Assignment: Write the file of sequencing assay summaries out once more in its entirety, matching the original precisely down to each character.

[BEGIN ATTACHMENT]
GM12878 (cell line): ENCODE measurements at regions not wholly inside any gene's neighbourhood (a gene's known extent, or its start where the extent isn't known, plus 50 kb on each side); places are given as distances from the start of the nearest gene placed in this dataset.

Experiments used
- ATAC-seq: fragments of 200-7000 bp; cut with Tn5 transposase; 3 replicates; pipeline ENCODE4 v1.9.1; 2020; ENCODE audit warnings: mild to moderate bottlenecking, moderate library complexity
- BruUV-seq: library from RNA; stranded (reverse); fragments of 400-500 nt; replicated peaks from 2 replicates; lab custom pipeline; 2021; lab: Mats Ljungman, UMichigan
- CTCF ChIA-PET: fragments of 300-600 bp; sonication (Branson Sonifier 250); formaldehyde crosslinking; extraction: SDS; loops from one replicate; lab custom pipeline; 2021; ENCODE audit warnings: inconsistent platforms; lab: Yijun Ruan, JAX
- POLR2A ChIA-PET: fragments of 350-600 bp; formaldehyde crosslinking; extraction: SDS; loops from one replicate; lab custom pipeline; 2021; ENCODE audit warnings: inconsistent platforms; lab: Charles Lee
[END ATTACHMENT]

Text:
GM12878 (cell line): ENCODE measurements at regions not wholly inside any gene's neighbourhood (a gene's known extent, or its start where the extent isn't known, plus 50 kb on each side); places are given as distances from the start of the nearest gene placed in this dataset.

Experiments used
- ATAC-seq: fragments of 200-7000 bp; cut with Tn5 transposase; 3 replicates; pipeline ENCODE4 v1.9.1; 2020; ENCODE audit warnings: mild to moderate bottlenecking, moderate library complexity
- BruUV-seq: library from RNA; stranded (reverse); fragments of 400-500 nt; replicated peaks from 2 replicates; lab custom pipeline; 2021; lab: Mats Ljungman, UMichigan
- CTCF ChIA-PET: fragments of 300-600 bp; sonication (Branson Sonifier 250); formaldehyde crosslinking; extraction: SDS; loops from one replicate; lab custom pipeline; 2021; ENCODE audit warnings: inconsistent platforms; lab: Yijun Ruan, JAX
- POLR2A ChIA-PET: fragments of 350-600 bp; formaldehyde crosslinking; extraction: SDS; loops from one replicate; lab custom pipeline; 2021; ENCODE audit warnings: inconsistent platforms; lab: Charles Lee